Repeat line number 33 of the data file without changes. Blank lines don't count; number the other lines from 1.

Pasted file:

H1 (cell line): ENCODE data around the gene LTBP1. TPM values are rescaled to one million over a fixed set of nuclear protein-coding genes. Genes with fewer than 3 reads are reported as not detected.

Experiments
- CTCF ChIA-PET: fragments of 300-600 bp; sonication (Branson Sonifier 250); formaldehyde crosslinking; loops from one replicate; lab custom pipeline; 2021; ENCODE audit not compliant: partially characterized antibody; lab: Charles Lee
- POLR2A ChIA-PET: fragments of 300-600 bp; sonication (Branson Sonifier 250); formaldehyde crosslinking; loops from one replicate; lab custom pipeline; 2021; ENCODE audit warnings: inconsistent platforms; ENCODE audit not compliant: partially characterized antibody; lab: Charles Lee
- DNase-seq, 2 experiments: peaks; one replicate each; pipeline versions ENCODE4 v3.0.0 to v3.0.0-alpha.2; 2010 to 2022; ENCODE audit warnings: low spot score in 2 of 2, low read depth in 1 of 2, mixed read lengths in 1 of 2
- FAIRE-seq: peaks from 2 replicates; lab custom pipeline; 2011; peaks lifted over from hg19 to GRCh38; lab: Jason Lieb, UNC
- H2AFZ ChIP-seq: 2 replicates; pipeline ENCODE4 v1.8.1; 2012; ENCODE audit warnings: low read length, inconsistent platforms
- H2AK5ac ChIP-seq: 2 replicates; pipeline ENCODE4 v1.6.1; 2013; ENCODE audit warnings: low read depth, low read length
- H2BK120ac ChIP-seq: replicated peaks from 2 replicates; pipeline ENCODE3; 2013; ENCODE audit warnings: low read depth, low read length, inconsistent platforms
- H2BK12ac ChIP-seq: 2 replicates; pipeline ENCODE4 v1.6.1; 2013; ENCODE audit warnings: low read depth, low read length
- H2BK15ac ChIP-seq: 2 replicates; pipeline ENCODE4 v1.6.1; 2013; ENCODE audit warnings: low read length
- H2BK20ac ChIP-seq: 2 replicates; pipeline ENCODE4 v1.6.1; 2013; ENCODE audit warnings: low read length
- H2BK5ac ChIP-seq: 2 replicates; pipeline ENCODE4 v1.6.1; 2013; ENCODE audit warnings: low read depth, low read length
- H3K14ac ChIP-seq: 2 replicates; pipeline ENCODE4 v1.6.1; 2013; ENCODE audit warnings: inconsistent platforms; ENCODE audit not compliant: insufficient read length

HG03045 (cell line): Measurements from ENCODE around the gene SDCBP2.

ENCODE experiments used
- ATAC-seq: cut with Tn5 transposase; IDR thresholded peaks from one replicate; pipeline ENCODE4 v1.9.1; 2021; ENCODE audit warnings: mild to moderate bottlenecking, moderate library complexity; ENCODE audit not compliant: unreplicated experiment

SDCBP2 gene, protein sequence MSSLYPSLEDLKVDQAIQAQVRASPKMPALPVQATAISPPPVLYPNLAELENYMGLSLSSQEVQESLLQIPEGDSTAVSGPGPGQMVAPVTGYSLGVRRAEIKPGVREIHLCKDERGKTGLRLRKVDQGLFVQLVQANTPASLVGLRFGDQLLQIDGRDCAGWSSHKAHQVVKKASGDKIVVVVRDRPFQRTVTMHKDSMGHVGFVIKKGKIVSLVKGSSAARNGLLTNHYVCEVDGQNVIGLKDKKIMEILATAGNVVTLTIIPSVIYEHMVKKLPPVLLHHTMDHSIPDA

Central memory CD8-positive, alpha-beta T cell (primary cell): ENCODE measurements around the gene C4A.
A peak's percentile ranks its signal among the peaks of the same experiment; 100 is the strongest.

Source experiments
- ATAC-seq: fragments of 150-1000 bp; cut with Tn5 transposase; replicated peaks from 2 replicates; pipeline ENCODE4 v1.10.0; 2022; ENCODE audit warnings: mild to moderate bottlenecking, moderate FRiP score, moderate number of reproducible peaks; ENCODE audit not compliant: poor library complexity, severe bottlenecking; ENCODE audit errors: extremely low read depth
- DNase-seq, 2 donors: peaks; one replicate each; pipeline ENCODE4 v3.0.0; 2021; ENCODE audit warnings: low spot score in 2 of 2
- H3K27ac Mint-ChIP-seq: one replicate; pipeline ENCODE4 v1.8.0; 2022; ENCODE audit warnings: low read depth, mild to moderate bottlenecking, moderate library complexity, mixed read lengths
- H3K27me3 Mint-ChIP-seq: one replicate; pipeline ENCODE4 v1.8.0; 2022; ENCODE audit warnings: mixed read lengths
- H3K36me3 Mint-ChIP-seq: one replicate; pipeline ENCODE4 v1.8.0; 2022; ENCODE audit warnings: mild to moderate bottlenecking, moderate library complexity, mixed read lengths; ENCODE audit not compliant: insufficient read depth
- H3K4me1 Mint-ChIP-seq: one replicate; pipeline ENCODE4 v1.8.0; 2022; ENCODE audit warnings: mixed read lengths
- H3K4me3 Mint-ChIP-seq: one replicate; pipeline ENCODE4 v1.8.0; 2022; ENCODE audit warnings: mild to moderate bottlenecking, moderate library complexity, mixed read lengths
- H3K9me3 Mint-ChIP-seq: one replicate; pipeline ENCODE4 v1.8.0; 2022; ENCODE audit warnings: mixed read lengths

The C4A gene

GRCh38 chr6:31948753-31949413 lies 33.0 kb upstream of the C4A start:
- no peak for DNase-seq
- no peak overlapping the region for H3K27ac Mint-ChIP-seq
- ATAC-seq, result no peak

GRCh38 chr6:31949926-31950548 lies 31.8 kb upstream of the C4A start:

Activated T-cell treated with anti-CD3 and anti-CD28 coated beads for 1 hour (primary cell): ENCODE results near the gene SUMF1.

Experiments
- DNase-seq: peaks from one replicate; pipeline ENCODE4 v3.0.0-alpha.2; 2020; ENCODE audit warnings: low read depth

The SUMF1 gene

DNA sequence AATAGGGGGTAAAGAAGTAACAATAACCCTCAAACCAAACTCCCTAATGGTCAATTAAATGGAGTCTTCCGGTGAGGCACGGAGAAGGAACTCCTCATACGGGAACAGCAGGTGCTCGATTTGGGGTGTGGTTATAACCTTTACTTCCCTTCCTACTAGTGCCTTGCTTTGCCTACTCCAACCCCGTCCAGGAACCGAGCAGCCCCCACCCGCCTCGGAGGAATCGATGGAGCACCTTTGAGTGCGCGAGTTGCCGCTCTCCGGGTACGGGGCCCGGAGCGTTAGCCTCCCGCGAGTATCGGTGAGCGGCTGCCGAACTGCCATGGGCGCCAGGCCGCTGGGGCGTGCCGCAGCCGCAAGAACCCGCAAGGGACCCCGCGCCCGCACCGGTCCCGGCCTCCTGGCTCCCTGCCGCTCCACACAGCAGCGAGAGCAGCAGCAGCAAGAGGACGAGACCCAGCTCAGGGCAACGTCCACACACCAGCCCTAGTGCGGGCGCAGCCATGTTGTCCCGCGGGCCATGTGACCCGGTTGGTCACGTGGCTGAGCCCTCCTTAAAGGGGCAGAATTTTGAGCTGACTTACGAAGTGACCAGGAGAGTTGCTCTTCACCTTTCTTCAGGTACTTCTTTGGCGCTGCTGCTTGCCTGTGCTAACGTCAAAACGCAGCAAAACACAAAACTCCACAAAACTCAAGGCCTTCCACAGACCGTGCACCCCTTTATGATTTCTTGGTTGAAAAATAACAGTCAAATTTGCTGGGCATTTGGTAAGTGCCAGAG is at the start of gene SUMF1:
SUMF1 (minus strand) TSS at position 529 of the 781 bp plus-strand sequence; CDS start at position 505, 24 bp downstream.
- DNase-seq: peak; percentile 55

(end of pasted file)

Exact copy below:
- no peak overlapping the region for H3K27ac Mint-ChIP-seq